Saturday, 22 September 2012


"There you go, my pretty," muttered Gladys under her breath, pouring half of her can of Prozacade into  her dragonette's water dish.  The dragonette, a slim pink dragon as long as Glady's arm, watched her from what it considered a safe distance, waiting until she'd moved away from the dish before it came over to see what had changed.  Its long black toenails clicked on the parquet floor, and its tail swayed gently from side to side behind it – not an indication of friendliness, but just a means of staying stable – until it was close enough to sniff the contents of the dish.  Huge nostrils flared until they were as large as its eyes, which, like an anime character's, were too big for its head.  It tilted its head this way and that, and eventually decided that what was in the dish smelled fine.  It dipped its head and lapped up the Prozacade.
"Gladys?"  The voice behind her was soft, caring, and sounded a little tired.  Gladys's back still snapped ramrod straight and she froze as though she'd been caught hacking the nursing home's computers again.  "Gladys, what are you doing?"
"Feeding Lulu," she said.  She turned round to face Dr. Elizabeth, a middle-aged woman with horn-rimmed spectacles and a permanent clipboard held defensively at chest height.  Dr. Elizabeth's eyes moved down until they were focused on the can of Prozacade.  "Lulu likes it!"
"I expect she does," said Dr. Elizabeth.  The clipboard lowered and she took a pen from its attachment point on the side.  She looked Gladys in the eyes again.  "You used to work for BioPets didn't you?  Which is how come you have a dragonette, in fact."
Gladys said nothing, waiting for Dr. Elizabeth to reach her conclusions and go.
"Come on Gladys, you can talk to me.  Dragonettes: theyr'e gengineered pets aren't they?"
"Well of course," said Gladys, irritation forcing her to speak.  "They're not natural, are they?  Or do you have a bunch of them frolicking at the bottom of your garden?"
"That would be nice," said Dr. Elizabeth, a smile brightening her face.  Gladys thought that she still looked like someone's mother.  "How much are they fetching on the open market at the moment?  More than my annual salary, I expect."  Gladys nodded, unwilling to provide numbers, though she knew them all down to the decimals.  "No, they're not natural, and they're expensive and hard to come by even if you have the money.  And yet here you are, feeding your dragonette your Prozacade instead of drinking it."  Gladys could almost hear "like a good girl" at the end of that sentence.  "Why?"
"It likes it," said Gladys.  She stuck her chin out unconsciously.
"Yes, yes," said Dr. Elizabeth, writing something on her clipboard.  Gladys found herself curious as to what was being written, but the clipboard was angled just out of her view.  "But you wouldn't give it something it liked if you thought you were risking its life, would you?"
"Maybe," said Gladys, though she knew she'd not do anything to harm Melchior, her dragonette.
"Maybe," said Dr. Elizabeth, writing on the clipboard again.  She was writing for too long to have just written Gladys's answer down though.  "Maybe."  There was a pause, and then, just when Gladys was hoping that the conversation was over, "You used to work for BioPets, didn't you?"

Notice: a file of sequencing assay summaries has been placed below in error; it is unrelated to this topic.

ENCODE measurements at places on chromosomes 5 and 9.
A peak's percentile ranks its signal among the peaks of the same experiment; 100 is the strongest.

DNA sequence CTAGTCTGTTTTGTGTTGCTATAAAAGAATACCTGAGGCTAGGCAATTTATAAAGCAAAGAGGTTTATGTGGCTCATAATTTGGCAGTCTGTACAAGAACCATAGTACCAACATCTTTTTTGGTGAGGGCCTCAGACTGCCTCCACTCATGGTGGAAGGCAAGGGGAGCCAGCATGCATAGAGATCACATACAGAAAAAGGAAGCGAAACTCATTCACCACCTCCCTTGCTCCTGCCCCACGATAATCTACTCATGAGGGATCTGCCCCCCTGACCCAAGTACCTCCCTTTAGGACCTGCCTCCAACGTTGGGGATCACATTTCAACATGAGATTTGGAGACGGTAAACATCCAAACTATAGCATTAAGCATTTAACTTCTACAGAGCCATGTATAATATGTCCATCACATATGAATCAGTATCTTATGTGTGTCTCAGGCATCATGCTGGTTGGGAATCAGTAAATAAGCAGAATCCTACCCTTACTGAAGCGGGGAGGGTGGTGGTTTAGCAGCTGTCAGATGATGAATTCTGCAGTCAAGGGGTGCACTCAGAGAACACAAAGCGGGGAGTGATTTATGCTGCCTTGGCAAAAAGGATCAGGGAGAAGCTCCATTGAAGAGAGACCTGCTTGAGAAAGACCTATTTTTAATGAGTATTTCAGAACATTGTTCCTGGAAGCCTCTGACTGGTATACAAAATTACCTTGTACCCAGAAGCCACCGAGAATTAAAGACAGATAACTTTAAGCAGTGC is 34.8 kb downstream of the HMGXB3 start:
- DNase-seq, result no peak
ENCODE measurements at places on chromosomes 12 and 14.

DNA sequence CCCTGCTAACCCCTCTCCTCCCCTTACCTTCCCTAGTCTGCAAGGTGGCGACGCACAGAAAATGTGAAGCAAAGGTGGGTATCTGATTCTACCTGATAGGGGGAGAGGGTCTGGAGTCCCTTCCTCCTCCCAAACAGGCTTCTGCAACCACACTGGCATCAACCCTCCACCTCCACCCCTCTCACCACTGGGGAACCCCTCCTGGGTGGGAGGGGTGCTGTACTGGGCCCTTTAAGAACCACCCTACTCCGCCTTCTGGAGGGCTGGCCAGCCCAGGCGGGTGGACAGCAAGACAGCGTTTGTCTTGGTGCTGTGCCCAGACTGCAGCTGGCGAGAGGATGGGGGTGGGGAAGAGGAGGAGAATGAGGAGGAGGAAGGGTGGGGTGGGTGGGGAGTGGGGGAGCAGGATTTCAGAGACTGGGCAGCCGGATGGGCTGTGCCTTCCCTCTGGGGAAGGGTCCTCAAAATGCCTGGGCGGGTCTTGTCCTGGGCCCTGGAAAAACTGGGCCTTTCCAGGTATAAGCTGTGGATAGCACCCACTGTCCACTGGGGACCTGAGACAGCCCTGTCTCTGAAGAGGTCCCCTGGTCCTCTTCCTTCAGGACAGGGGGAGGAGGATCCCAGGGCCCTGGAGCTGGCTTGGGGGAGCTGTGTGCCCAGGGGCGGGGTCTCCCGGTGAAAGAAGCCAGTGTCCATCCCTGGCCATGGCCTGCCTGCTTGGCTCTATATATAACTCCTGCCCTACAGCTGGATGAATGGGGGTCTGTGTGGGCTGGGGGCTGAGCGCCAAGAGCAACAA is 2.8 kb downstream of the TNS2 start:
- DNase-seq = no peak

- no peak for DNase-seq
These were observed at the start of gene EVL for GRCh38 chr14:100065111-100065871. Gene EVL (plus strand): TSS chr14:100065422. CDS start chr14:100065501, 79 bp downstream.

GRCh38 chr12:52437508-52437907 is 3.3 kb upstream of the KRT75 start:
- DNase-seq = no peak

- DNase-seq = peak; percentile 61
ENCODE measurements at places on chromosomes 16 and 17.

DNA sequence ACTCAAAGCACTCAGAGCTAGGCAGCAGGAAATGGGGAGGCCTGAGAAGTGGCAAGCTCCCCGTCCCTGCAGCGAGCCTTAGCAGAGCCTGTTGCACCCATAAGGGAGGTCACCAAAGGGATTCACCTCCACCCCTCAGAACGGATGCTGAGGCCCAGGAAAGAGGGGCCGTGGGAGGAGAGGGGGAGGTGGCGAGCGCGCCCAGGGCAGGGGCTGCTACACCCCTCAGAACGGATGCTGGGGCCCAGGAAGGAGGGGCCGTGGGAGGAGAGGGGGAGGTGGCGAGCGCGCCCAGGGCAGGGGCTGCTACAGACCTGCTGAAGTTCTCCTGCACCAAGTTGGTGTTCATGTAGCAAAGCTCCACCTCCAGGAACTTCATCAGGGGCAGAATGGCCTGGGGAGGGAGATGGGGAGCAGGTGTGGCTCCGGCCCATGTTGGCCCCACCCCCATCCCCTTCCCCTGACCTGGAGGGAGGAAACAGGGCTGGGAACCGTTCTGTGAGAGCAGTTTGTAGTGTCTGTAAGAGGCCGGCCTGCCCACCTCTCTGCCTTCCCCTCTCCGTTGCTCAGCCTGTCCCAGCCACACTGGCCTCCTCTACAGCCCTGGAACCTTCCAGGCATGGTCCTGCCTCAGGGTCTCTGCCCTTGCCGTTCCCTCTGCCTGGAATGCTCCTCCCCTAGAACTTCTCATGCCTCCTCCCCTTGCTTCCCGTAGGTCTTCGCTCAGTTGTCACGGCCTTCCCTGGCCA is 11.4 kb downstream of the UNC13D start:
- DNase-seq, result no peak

Gladys stayed quiet again.
"Well, let me answer that for you," said Dr. Elizabeth.  "It's here on your chart.  You did, you were at various points the Dragonette Lead Researcher, the Technical Director for Reptilian Research, Head of Dragonette development, Vice President for Reptiles and Ophidians, and Medical Officer for Xenospecies.  It's a very impressive CV, and it suggests to me that you know exactly what Prozacade will do to a dragonette."
"Make it cheerful?" said Gladys.  She was slightly stunned that all her significant job titles were on her chart – this was just a nursing home after all, for people like her who considered children a nuisance rather than a life-insurance policy – and a little puzzled that Dr. Elizabeth was paying any attention to them.
"Hah, wouldn't that be a surprise?" said Dr. Elizabeth.  "Those things seem to be permanently grumpy unless they're with they're owner."
"They're territorial," said Gladys feeling a little awkward.  "They're quick to identify competition."
"I think," said Dr. Elizabeth, looking at the dragonette appraisingly, "that Prozacade probably opens up some extra branch of coding inside the dragonette.  I think that you did it deliberately; some little trick that you kept secret and took away with you, so that when you got bored with retirement you'd be able to use it to go back to work.  It won't work Gladys, you're simply too old now."
Melchior the dragonette stretched, feeling a little odd.  Its brain felt like it was fizzing and bubbling, as though there was a really big, important thought coming.
"I don't want to go back" said Gladys.  "There was always too much work and too few people."  Dr. Elizabth looked perplexed.
"Then what...?" she asked, just as Melchior opened its mouth, belched, and blew a ball of fire in front of him to crash against the wall and burn up the wallpaper.
Gladys turned to Dr. Elizabeth, who was staring wildly at the dragonette.  "I just want to take out an insurance policy."

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